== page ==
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Guest post by Mihaela Lica Butler
With the June ICANN announcement that the gTLDs spectrum will be enriched with .brands, it became obvious that the Internet, as we know it, will soon change, and the war for relevant online real estate is afoot. Verisign predicted 1,500+ New gTLD applications for the first window , between 12 January 2012 – 12 April 2012; but ICANN will only select 500 of them all – who will be the lucky few?
Considering the it costs $185,000 to apply for a new gTLD extension and an additional $25,000 per year to keep it active, it’s easy to assume that the lucky few will also be the powerful few, namely, those companies that understand the branding value of such domain extensions, and in the end, the PR value. PR because a branded domain is a more reliable source for the customer, and also because brand value is a part of an integrated PR strategy, after all.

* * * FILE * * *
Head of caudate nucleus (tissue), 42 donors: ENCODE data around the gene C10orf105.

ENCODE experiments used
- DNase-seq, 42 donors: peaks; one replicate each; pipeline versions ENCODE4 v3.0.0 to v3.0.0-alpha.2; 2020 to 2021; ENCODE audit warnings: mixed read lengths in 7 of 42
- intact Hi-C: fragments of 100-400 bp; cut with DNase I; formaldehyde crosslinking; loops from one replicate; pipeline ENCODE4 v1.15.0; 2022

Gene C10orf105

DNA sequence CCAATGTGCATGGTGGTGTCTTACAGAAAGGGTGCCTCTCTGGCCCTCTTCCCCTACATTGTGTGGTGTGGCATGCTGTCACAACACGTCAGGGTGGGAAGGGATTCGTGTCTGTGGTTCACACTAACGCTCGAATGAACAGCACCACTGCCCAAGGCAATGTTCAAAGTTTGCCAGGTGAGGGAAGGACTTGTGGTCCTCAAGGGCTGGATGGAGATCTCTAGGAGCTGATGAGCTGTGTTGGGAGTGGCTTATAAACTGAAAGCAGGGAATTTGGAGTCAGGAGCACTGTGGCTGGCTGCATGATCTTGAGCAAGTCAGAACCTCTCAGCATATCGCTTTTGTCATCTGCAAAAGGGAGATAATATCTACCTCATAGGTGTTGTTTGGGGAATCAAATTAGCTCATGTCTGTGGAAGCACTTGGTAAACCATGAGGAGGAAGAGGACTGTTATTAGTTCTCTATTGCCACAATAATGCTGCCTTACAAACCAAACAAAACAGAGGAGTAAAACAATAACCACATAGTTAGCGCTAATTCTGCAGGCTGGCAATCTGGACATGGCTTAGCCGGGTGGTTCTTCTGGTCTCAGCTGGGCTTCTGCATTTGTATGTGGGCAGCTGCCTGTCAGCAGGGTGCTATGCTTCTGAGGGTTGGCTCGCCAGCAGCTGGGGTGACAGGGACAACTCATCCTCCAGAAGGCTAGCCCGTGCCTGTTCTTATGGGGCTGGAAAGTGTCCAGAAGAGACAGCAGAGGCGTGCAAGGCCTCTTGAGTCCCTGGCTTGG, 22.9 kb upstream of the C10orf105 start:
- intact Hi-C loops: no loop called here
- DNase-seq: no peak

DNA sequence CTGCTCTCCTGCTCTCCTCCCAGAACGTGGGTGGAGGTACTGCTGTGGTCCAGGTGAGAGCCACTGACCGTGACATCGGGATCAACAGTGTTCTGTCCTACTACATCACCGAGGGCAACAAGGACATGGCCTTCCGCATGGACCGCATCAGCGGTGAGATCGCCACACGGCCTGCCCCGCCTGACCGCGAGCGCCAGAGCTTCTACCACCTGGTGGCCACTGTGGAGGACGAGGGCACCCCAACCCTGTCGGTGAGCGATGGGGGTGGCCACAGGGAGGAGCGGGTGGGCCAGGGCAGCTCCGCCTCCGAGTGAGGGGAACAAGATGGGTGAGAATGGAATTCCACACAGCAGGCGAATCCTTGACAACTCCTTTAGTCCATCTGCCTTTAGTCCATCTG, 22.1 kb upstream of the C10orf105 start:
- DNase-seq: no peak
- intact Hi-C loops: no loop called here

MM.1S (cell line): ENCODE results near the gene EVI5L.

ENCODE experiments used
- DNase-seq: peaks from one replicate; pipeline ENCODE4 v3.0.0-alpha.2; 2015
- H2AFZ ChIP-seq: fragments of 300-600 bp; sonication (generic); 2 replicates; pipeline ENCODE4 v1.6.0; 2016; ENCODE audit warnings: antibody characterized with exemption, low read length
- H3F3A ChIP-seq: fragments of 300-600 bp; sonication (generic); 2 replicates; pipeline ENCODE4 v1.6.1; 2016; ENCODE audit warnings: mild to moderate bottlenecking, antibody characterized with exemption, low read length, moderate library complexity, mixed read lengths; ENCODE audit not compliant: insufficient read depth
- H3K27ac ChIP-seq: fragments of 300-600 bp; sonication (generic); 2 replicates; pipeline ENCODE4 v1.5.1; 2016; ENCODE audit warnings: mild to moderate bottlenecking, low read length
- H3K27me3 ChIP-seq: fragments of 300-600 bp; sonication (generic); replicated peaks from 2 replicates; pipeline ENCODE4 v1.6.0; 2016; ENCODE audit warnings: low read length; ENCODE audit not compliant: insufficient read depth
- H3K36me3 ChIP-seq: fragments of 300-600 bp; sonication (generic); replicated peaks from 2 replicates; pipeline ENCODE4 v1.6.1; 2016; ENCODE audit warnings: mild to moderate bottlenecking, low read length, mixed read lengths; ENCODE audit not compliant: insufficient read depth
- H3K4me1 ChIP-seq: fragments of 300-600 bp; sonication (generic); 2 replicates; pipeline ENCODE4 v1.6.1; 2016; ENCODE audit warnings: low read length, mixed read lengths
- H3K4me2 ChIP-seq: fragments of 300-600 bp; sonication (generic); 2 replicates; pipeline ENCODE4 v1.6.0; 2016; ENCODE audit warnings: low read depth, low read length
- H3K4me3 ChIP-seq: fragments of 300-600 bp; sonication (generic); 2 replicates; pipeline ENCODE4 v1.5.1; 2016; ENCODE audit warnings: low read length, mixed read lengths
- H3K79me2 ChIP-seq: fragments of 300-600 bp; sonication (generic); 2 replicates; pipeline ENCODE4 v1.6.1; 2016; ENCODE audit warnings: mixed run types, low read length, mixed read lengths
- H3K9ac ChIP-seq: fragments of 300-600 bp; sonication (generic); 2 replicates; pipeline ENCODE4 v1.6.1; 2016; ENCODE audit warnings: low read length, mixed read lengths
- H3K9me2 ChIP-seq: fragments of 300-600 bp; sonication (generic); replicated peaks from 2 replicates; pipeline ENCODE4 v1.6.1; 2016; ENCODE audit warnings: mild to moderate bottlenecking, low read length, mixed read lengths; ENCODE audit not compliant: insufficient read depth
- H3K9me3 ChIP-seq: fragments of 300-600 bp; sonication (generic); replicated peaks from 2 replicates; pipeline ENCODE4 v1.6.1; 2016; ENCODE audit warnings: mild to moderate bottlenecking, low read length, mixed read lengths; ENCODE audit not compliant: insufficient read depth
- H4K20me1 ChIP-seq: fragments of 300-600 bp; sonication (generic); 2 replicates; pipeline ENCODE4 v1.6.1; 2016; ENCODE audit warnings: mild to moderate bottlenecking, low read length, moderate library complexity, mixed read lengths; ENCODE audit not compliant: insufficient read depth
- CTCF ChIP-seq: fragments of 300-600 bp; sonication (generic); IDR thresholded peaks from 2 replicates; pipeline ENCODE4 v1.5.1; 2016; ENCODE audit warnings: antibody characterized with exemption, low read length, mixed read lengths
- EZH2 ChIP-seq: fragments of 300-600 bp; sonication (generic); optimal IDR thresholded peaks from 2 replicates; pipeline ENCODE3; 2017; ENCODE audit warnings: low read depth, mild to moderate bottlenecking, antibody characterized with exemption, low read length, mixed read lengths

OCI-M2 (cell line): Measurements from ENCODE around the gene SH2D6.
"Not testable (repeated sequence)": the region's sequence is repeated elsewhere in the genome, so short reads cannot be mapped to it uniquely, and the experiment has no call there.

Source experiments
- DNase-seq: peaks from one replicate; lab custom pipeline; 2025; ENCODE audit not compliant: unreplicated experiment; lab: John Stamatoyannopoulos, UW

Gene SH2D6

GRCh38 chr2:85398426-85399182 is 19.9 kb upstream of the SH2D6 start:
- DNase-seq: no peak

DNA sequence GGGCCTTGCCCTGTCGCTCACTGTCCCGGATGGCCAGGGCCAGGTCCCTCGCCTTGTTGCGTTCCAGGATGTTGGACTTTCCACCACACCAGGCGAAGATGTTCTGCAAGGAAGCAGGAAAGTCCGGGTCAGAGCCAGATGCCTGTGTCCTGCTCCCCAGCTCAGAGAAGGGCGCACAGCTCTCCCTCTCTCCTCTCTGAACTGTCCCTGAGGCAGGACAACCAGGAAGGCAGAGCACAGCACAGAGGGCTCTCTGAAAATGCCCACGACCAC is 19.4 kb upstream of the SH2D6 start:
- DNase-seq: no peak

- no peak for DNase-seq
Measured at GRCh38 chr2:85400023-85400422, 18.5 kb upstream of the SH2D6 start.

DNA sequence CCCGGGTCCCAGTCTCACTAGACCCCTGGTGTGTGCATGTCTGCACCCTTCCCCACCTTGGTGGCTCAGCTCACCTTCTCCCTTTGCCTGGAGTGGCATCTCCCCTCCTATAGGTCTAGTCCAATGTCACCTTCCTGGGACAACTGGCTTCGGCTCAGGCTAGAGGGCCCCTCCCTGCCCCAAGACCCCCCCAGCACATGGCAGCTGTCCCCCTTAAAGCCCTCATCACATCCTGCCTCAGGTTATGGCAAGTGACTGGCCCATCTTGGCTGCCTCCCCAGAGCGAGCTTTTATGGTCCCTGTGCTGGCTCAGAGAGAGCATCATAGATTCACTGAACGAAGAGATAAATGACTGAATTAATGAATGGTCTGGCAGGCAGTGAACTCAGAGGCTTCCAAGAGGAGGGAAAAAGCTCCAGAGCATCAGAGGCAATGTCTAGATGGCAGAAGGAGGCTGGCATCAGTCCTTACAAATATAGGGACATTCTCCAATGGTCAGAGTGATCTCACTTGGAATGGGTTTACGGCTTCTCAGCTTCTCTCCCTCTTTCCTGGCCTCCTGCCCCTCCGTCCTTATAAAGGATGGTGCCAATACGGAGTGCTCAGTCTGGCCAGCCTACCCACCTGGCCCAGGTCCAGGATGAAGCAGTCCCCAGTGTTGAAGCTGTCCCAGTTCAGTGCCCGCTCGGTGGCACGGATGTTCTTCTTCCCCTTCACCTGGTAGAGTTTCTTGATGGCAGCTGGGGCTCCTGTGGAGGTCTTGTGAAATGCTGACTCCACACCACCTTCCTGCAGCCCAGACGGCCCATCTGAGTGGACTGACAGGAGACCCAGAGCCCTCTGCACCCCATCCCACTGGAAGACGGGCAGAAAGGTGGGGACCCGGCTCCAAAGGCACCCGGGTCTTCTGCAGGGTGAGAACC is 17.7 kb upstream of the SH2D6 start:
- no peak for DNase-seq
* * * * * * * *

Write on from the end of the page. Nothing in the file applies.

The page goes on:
Many believe that ICANN’s near $200,000 price is too high, but the long term picture seems more than rewarding. A branded domain is a stronger domain, possibly ranking higher in search, particularly in Google – as the search engine giant is already giving priority placement to relevant brands. For instance, Hilton already ranks at the top for their own brand, and for Hilton hotel deals. But there are also other travel sites selling Hilton hotel deals – and for the traveler who wants to book a room with Hilton, the latest may not be as reliable. Only the original Hilton site offers the “trust” factor, but sometimes, finding these deals on the site is not the easiest thing to do. If Hilton would structure its offerings to something highly relevant, the users, and the company, can only benefit. A .brand gTLD could be used for this purpose, and the new URL could be www.deals.hilton. Continue reading
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